In 2000, the State of New York issued an NOV to the previous owner of our Lovett facility alleging NSR violations associated with the operation of that facility prior to its acquisition by us. On June 11, 2003, Mirant New York, Mirant Lovett and the State of New York entered into a consent decree (the 2003 Consent Decree). The 2003 Consent Decree was approved by the Bankruptcy Court on October 15, 2003. Under the 2003 Consent Decree, Mirant Lovett had three options: (1) install emissions controls on Lovetts two coal-fired units; (2) shut down unit 5 and convert unit 4 to natural gas; or (3) shut down both coal-fired units in 2007 and 2008. We concluded that the installation of the required emissions controls was uneconomic. We also concluded that operating unit 4 on natural gas was uneconomic.
On October 19, 2006, Mirant Lovett notified the New York Public Service Commission, the NYISO, Orange and Rockland and certain other affected transmission and distribution companies in New York of its intent to discontinue operation of units 3 and 5 of the Lovett facility in April 2007. The 2003 Consent Decree imposed similar requirements with respect to unit 4 that had to be met by April 30, 2008.
On May 10, 2007, Mirant Lovett entered into an amendment to the 2003 Consent Decree with the State of New York that switched the deadlines for shutting down units 4 and 5 so that the deadline for compliance by unit 5 was extended until April 30, 2008, and the deadline for unit 4 was shortened. We discontinued operation of unit 4 as of May 7, 2007. In addition, we discontinued operation of unit 3 because it was uneconomic to run the unit.
On October 20, 2007, Mirant Lovett submitted notices of its intent to discontinue operations of unit 5 of the Lovett generating facility as of midnight on April 19, 2008, to the New York Public Service Commission, the NYISO, Orange and Rockland and several other potentially affected transmission and distribution companies in New York. We shut down unit 5 on April 19, 2008, and we have begun to dismantle the Lovett facility. We expect the decommissioning of the Lovett facility to cost approximately $20 million. The exact amount and timing of such expenditures is not presently known.
We are required under the Clean Water Act to comply with intake and discharge requirements, requirements for technological controls and operating practices. To discharge water, we must have permits under the Clean Water Act. Such permits typically are subject to review every five years. As with air quality regulations, federal and state water regulations are expected to impose additional and more stringent requirements or limitations in the future. This is particularly the case for regulatory requirements governing cooling water intake structures, which are subject to regulation under section 316(b) of the Clean Water Act. A 2007 decision by the United States Court of Appeals for the Second Circuit in Riverkeeper Inc. et al v. EPA, in which the court remanded to the EPA for reconsideration numerous provisions of the EPAs section 316(b) regulations for existing power plants, has created substantial uncertainty about what technologies or other measures will be needed to satisfy section 316(b) requirements in the future and when any new requirements will be imposed. On April 14, 2008, the United States Supreme Court granted a petition for a writ of certiorari in the Riverkeeper case on the limited question of whether Section 316(b) of the Clean Water Act authorizes the EPA to compare costs with benefits in determining the best technology available for minimizing adverse environmental impact at cooling water structures. The EPA has not indicated what impact, if any, the Courts review of this question will have on the EPAs reconsideration of other aspects of the Section 316(b) regulations.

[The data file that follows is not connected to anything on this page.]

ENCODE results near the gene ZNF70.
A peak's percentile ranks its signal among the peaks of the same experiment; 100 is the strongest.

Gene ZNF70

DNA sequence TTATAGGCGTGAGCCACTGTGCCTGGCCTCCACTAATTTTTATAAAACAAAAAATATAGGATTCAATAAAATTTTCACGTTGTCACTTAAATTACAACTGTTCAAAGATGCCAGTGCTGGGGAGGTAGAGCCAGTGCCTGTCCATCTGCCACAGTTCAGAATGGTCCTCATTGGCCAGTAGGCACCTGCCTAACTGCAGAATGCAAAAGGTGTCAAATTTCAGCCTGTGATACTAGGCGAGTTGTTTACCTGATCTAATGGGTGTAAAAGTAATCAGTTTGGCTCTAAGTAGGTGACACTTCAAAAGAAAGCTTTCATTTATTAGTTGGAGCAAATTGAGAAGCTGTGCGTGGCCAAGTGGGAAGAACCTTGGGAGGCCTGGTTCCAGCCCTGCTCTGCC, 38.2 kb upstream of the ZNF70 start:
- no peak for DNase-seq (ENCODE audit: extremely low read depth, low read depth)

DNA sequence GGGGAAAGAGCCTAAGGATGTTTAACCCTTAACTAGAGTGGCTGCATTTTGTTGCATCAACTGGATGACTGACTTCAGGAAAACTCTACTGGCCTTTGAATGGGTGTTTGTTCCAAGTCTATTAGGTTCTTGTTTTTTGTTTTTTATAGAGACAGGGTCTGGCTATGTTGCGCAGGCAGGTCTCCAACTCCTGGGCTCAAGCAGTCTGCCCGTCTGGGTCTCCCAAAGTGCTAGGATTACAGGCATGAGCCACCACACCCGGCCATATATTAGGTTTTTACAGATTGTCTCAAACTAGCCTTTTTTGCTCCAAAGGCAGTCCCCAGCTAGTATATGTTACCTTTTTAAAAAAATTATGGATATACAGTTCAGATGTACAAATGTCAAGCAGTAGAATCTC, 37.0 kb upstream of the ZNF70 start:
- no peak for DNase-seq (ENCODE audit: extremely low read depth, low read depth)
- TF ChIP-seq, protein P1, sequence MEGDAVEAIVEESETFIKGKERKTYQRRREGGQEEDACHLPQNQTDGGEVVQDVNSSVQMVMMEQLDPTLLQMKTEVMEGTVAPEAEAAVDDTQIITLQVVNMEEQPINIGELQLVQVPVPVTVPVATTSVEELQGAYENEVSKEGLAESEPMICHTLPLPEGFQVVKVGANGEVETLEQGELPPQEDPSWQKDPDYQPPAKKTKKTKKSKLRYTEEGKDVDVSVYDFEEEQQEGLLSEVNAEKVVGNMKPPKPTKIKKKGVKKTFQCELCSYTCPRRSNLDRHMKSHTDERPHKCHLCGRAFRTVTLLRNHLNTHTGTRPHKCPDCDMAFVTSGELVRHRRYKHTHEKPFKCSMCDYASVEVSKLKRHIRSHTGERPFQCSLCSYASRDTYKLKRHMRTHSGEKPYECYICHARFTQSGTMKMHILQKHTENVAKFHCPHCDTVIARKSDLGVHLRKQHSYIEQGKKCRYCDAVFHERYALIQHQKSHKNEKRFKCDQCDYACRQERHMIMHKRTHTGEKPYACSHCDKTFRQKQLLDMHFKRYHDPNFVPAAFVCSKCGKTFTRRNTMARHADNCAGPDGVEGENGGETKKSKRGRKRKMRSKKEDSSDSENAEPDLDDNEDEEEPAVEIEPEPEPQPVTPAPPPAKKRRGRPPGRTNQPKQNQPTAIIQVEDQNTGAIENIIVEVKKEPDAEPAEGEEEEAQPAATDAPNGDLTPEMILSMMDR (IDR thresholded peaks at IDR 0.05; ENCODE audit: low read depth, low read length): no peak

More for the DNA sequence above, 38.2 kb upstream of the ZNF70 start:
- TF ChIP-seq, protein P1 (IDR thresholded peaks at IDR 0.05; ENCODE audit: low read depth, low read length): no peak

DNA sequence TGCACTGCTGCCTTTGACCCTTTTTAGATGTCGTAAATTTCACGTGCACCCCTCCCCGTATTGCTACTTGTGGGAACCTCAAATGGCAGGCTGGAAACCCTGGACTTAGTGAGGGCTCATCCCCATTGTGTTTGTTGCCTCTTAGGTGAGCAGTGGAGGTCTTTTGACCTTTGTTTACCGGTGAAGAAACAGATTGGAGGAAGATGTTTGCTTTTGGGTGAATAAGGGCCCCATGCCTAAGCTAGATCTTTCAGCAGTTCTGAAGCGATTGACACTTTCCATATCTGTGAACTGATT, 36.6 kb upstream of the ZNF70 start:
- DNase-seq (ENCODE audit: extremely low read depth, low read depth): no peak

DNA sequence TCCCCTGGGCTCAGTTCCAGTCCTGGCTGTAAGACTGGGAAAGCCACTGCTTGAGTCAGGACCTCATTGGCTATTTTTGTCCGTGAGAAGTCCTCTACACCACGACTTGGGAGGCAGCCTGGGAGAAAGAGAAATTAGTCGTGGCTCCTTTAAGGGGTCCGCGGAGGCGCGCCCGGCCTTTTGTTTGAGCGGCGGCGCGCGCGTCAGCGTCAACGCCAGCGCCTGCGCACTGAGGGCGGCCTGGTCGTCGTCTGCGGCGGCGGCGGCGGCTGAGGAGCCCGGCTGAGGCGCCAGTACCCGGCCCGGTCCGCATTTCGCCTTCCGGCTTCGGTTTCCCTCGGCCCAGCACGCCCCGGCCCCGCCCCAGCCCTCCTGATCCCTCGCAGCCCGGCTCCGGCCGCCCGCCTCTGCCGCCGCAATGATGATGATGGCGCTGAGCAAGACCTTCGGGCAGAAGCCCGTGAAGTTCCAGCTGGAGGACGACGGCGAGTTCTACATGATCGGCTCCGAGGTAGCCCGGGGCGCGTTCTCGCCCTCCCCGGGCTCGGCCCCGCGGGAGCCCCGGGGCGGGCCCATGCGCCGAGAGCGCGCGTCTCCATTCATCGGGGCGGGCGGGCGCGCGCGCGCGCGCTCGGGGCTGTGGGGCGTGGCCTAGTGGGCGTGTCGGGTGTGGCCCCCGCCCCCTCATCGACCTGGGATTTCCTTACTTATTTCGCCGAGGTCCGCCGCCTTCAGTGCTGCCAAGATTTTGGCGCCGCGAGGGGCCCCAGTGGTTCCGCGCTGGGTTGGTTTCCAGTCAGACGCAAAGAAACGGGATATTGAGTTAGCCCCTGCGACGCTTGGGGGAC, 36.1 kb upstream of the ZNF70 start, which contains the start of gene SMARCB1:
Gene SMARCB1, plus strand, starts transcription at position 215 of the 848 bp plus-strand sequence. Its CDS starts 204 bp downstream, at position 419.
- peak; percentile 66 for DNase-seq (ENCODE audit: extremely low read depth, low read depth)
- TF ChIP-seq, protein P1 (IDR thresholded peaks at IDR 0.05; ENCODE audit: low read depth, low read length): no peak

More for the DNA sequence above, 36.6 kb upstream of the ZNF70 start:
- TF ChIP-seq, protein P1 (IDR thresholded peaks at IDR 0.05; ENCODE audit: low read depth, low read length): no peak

Kendall NPDES and Surface Water Discharge Permit. On September 26, 2006, the Massachusetts Department of Environmental Protection (MADEP) and the EPA jointly issued to Mirant Kendall a Surface Water Discharge Permit (SWDP), a water quality certificate and an NPDES permit for the Kendall generating facility. The new permits impose new temperature limits at various points in the Charles River, an extensive temperature, water quality and biological monitoring program and a requirement to develop and install a barrier net system to reduce fish impingement and entrainment. The provisions regulating the thermal discharge could cause substantial curtailments of the operations of the Kendall facility. Mirant Kendall has appealed the permits in three proceedings: (1) appeal of the NPDES permit to the Environmental Appeals Board; (2) appeal of the SWDP to the Massachusetts Department of Environmental Protection; and (3) appeal of the water quality certification to the Massachusetts Department of Environmental Protection. The effect of the permits has been stayed pending the outcome of these appeals. The two appeals to the Massachusetts Department of Environmental Protection have been stayed pending the outcome of the appeal to the Environmental Appeals Board. On September 28, 2007, the Environmental Appeals Board stayed the appeal proceedings until April 18, 2008, in order for the EPA to address the sections of the permit that are affected by the EPAs suspension of the 316(b) regulations as described above under Water Regulations. On March 6, 2008, the EPA and the MADEP issued a draft permit modification to address the 316(b) provisions of the permit. On April 23, 2008, the Environmental Appeals Board, at the EPAs request, extended the stay of the appeal proceedings until May 28, 2008. On May 1, 2008, Mirant Kendall submitted comments on the draft permit modification. We are unable to predict the outcome of these proceedings.